Southeast Business Students Qualify for NIBS Case Competition Championship Round in Guatemala

A group of Southeast Missouri State University business students has qualified for the Championship Round of the 2018 Network of International Business Schools (NIBS) Worldwide Case Competition championship round Feb. 25-March 2 in Guatemala City, Guatemala.

The NIBS Worldwide Case Competition is an international business case competition sponsored by NIBS, an association of 86 business schools from more than 30 countries located across the globe. It is the oldest and leading undergraduate business case competition in existence, said Dr. Willie Redmond, professor of economics and the team coach and advisor.

Members of the 2018 Southeast team are Sarah Monteiro, a senior international business major from Jackson, Missouri; Rachel Orf, a senior economics major from O’Fallon, Missouri; Collin Ritter, a senior corporate communications major from Advance, Missouri; and Bhanu Sehgal, a senior double majoring in accounting and mathematics, actuarial science option, from New Delhi, India.

The 15 teams joining Southeast for the championship round in 2018 will be: Avans University of Applied Sciences (Netherlands), Bishop’s University (Canada), Budapest Business School (Hungary), Carleton University (Canada), Dublin Institute of Technology (Ireland), Heilbronn University (Germany), Jiangxi University of Finance and Economics (China), London South Bank University (United Kingdom), Rotterdam University of Applied Sciences (Netherlands), Satakunta University of Applied Sciences (Finland), Shantou University (China), UC Leuven-Limburg (Belgium), Universidad del Istmo, Guatemala, University of Guelph-Humber (Canada) and University of Prince Edward Island (Canada).

“It is quite an accomplishment to be just included in the final 16 teams that are invited to the championship round,” Redmond said. “Southeast has established a tradition over the years as a steady qualifier, as we have qualified for the championship round in past years in Dublin (IE), Coventry (UK), Newfoundland (CA), Rotterdam (NL), Leuven (BE), London (UK) and San Antonio (US). We have achieved several semi-finals finishes and one first-place win in 2012.”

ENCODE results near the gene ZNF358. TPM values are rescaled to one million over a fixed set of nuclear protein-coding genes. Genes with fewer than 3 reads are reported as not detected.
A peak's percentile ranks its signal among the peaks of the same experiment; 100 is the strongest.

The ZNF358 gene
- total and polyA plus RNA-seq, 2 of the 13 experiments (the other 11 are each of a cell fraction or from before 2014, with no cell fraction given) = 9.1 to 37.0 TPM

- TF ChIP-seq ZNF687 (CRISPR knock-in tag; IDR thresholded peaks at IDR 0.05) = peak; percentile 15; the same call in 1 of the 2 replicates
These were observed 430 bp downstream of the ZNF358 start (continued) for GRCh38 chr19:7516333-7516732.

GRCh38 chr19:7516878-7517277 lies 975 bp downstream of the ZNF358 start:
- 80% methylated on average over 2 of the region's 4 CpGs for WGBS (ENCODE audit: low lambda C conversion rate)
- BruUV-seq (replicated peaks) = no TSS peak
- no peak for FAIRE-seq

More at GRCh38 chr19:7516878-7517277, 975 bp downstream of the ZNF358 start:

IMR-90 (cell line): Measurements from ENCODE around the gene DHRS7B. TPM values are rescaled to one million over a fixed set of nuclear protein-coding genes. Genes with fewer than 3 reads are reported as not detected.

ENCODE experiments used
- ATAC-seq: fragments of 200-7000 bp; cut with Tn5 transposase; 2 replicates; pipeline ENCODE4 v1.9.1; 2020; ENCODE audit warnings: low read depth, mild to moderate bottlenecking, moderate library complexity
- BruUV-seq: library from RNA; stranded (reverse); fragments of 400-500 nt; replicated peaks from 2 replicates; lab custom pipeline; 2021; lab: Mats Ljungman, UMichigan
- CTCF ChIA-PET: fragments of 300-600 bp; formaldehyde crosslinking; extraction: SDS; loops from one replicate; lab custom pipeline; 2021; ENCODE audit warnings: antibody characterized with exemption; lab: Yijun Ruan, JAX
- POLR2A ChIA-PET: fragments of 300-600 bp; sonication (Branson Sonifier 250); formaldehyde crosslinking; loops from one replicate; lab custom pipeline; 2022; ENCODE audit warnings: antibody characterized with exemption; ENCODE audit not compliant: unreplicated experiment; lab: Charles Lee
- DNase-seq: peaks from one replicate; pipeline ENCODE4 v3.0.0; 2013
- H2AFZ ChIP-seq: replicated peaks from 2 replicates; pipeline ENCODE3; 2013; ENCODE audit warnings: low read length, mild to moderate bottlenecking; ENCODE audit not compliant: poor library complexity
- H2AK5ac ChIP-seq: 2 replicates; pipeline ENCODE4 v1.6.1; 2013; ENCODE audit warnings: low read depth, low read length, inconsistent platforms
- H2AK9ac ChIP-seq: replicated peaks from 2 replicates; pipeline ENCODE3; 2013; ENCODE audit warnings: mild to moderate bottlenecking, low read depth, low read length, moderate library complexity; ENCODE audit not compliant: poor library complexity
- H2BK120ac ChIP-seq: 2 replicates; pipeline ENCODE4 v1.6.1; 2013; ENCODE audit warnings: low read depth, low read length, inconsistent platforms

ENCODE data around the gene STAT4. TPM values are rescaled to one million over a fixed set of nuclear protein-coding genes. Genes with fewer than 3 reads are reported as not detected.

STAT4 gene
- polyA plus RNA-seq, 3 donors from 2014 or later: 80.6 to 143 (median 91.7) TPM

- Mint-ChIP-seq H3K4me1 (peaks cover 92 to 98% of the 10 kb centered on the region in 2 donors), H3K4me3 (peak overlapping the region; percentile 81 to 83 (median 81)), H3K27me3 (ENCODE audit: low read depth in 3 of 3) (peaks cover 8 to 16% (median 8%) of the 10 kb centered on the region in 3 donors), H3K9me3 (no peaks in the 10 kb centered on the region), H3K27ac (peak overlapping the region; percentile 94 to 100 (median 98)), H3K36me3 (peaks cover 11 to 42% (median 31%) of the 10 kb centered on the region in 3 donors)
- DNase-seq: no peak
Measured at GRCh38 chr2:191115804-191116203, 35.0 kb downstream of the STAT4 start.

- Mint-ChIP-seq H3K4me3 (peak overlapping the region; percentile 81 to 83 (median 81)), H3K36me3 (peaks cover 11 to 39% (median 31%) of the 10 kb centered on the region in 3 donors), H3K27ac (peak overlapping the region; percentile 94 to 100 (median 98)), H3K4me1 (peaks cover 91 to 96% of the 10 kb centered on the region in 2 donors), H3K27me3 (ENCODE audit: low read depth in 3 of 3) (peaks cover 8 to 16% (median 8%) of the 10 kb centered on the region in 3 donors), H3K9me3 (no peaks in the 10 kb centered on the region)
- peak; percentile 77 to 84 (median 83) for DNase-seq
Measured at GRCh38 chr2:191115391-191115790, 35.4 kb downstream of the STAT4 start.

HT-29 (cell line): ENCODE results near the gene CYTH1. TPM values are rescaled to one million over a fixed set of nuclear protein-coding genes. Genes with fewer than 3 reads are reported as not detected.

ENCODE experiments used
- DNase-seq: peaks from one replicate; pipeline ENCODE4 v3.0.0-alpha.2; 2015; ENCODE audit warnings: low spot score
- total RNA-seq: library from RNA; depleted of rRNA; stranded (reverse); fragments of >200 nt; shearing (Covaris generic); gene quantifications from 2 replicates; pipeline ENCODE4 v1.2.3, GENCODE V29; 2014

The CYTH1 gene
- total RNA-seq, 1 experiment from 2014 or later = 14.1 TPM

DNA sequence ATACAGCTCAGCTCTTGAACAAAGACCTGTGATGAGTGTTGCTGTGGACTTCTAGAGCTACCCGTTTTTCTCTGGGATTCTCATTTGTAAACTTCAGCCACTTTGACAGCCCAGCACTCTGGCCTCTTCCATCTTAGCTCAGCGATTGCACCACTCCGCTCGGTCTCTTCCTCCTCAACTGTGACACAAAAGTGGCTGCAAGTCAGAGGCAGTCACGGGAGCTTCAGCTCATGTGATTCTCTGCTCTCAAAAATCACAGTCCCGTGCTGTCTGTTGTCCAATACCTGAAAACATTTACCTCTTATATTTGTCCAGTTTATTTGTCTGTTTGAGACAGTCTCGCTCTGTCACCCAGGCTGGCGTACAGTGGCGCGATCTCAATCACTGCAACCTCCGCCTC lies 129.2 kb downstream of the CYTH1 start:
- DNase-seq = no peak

Southeast is the only university from the United States that has won first place in the NIBS Case Competition, as the 2012 team won the championship in Rotterdam, NL.

The teams qualified for the championship round by solving a business case in an eight-hour time frame. All 86 of the NIBS member institutions were sent a business case in early November. It was up to the case competition advisor for each institution to maintain a strict and ethical process by which the students work out the solution, Redmond said. The students were in a room with only four textbooks and no internet access. Schools then sent their submission to the NIBS judging panel, where they were evaluated. From these entrants, 16 teams were selected to participate in Guatemala.

“To simulate the setting of the competition in Guatemala, the students have practiced with several cases,” Redmond said. “I am always impressed with the time and effort that the teams put into preparing for the competition. The students this year are very involved in classes and other activities, but they have found the time to come in and practice at night and on the weekends. In fact, they came in and completed their qualifying case on the Tuesday of Thanksgiving Break.”

In Guatemala, Southeast will compete against the other top 15 teams from around the world. In a “world cup” style tournament, they will complete a different case against a different team each day, and sometimes two per day. The teams will have three or four hours, depending on the day, to prepare their presentations. During this stage, students are sequestered in a room and given a business case to solve with only four reference books and no Internet access. At the end of this period, they must come out and immediately make a 20-minute presentation of their solution to a panel of judges, just as a consultant would do for a client. The judges then conduct a 10-minute question-and-answer period following each presentation, followed by the declaration of the round’s winner.

“Participation in the NIBS Worldwide Case Competition is another step in Southeast’s continuous efforts to ‘provide student-centered and experiential learning’ and to provide ‘a thorough general education with a global perspective,’” Redmond explained. “This is an invaluable experience for our students. On one hand, they get the experience of thinking through varied business problems in a competitive setting, as a paid consultant may have to do. Just as importantly, they get the experience of traveling to a different country and interacting daily with students from different cultures.”

*Photo caption: From left are Collin Ritter, Bhanu Sehgal, Dr. Willie Redmond, Rachel Orf and Sarah Monteiro.